A canvas with one of Richard Hambleton’s “Shadowman” ar t works.
PHOTO BY CLAYTON PATTERSON
Richard Hambleton, here in happier times, went through periods where he was in the public eye and then spells when he dropped out of the ar t scene.
Hambleton also did a different series in 10 cities called “I Only Have Eyes for You.” These featured an image of the artist in “a Napoleonic pose,” as Woodward put it, with one hand tucked inside his jacket and crazed eyes. According to Woodward, the images in the “Eyes” series were produced by black-line printing, a process similar to blueprinting, which results in the entire image fading uniformly over a threemonth period. Printed on paper that stretched when moistened to conform to the wall’s texture, it left behind what looked like a “white shadow” of a standing figure. “Richard already was a legend when he left the West Coast and Vancouver before he even arrived in New York City,” Woodward added. “Because of his Image Mass Murder Project, his reputation preceded him.” For the Image Mass Murder Project, Hambleton had painted crime-scenelike outlines of bodies in white paint on sidewalks, adding touches of red paint to look like blood. Also in the early ’80s, after the “Shadowman” project, Hambleton did a series of paintings based on the Marlboro Man and rodeo riders. “He was a smoker,” Woodward noted. “He appropriated the physical ad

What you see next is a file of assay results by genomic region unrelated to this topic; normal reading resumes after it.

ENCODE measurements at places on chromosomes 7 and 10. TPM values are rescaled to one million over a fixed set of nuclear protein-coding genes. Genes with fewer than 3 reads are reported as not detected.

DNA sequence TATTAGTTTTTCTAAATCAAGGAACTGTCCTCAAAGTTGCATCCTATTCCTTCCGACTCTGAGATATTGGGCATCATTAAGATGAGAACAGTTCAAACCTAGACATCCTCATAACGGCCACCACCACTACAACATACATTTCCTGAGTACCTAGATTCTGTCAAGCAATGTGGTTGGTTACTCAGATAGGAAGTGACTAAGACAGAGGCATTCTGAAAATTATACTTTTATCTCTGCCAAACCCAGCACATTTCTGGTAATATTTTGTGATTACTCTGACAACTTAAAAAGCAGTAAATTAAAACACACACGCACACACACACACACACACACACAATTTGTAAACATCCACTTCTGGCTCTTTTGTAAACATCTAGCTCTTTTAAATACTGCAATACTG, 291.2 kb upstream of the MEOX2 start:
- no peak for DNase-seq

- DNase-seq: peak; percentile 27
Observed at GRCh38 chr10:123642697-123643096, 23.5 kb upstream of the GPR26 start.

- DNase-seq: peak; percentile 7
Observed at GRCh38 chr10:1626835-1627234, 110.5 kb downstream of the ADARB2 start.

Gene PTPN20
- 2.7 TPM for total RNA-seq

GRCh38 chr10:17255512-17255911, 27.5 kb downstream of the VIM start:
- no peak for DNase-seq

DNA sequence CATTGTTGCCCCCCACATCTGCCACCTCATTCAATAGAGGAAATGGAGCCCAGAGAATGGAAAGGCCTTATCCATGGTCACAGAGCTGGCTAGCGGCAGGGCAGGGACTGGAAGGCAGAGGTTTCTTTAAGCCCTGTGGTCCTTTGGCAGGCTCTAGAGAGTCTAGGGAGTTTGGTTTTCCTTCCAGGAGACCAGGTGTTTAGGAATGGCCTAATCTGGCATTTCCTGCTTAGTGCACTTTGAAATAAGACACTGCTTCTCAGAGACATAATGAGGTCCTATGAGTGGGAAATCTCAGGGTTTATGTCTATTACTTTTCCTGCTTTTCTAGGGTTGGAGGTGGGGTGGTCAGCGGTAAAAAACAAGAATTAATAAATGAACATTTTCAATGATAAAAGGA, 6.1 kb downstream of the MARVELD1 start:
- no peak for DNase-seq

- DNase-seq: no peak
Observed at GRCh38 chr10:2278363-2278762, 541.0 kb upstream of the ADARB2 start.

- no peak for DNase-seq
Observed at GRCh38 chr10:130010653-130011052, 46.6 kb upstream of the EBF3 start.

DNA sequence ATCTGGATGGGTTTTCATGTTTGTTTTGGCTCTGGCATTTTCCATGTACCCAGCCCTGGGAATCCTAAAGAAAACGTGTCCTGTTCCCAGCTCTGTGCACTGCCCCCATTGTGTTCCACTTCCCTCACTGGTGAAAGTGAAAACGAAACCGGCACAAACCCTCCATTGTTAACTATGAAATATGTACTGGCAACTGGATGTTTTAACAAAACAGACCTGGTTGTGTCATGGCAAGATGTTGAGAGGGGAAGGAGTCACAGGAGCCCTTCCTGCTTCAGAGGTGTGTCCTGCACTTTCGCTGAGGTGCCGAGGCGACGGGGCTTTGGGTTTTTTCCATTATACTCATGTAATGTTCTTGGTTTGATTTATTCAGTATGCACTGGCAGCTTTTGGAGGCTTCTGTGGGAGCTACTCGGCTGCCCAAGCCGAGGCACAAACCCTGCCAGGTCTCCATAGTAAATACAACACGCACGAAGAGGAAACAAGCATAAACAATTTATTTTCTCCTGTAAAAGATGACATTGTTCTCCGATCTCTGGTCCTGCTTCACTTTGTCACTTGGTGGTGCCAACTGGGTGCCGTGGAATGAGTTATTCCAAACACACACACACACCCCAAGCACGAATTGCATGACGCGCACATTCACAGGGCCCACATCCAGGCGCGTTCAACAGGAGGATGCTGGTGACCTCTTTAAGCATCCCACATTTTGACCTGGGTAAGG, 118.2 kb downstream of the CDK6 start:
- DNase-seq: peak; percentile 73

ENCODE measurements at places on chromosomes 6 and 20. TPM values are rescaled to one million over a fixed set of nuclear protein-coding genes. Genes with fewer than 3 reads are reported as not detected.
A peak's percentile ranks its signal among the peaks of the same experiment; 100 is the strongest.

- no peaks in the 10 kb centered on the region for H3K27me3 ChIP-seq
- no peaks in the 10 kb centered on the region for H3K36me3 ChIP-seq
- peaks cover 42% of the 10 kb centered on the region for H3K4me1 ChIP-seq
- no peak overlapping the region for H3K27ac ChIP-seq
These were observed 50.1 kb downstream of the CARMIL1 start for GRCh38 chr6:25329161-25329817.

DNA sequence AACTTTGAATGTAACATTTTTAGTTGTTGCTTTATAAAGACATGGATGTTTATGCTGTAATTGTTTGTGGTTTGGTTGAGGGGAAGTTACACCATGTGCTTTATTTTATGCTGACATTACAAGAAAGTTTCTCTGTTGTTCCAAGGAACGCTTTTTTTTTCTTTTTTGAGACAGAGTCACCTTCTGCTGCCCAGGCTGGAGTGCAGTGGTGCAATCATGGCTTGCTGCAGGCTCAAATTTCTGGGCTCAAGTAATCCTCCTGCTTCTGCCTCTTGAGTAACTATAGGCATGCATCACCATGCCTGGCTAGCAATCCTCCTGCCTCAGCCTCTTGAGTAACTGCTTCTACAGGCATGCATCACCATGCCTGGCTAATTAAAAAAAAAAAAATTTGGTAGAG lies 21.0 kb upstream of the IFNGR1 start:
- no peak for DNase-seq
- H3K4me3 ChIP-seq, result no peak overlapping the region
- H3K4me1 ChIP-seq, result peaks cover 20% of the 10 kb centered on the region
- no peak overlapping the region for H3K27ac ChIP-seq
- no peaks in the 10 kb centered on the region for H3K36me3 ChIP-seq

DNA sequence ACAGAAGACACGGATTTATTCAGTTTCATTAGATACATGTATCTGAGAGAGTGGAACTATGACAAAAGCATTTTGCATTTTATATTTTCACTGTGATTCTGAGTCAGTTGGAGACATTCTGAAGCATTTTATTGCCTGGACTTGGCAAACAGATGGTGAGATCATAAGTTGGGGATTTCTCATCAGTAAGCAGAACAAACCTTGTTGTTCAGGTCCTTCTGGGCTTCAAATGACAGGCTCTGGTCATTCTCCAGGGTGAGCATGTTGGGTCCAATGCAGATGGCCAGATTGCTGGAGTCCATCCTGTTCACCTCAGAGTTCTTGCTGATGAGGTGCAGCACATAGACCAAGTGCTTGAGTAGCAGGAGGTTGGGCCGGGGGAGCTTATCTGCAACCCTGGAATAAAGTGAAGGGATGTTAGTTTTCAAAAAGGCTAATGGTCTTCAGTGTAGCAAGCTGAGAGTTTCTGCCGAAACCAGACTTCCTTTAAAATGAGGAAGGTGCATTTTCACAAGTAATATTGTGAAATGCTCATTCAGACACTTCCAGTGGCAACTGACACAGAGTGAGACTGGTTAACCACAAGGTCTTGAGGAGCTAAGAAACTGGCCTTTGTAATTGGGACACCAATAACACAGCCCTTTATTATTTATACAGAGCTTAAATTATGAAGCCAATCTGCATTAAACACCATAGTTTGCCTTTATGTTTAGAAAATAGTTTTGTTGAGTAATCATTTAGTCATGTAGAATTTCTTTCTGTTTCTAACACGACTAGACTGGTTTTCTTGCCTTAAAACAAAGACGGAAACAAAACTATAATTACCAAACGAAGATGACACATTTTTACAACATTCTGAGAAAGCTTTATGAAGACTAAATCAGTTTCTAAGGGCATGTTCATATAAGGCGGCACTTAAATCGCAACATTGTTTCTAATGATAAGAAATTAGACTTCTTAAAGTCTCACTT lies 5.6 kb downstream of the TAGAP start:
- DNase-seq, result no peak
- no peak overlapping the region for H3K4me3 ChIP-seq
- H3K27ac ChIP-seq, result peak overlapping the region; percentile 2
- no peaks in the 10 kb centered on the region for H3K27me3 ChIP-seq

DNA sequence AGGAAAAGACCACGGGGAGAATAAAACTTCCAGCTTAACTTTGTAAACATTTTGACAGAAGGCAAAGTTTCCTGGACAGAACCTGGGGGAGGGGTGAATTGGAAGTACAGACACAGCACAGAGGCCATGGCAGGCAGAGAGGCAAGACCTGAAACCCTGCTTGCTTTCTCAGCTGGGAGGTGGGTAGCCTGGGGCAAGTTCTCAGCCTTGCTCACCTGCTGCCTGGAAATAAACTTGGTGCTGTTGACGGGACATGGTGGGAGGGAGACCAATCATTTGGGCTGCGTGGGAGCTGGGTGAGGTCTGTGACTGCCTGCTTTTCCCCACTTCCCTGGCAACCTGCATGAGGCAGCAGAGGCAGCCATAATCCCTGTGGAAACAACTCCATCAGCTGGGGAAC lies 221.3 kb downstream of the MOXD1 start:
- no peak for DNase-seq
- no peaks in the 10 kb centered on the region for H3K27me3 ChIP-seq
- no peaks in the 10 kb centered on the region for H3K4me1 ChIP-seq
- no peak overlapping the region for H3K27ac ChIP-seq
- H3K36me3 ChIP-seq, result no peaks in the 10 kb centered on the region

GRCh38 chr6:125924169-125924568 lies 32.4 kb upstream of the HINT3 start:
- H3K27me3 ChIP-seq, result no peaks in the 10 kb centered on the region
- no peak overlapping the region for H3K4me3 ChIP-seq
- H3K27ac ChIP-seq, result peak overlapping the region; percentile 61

and painted over the Marlboro Man in shadow. It was cultural commentary of the romance and perceived macho charisma of the cowboy. He would keep the surgeon general’s warning labels in his Marlboro artwork. “From there,” Woodward continued, “he largely embarked on studio work, from the Marlboro to horse-and-rider series to ‘Shadowman’ canvases and ‘Shadow Head’ portraits to wave paintings — like ocean or seascapes — then landscapes in gorgeous colors with shiny gold and silver leaf known as ‘The Beautiful Paintings.’ ” However, according to an obituary in The New York Times, in the early 1990s, with Haring and Basquiat both having died, Hambleton began to withdraw from the art scene. He had come to distrust the galleries, and his drug use continued while his skin cancer worsened. The Beautiful Paintings were presented at Woodward Gallery in 2007 and eventually at the art gallery at Rockefeller State Park Preserve, as well as the Four Seasons restaurant. “This would be the beginning of the revival of Hambleton’s career,” Woodward said. “He was ‘coming out of the shadows.’ ” Hambleton lived and worked at nu-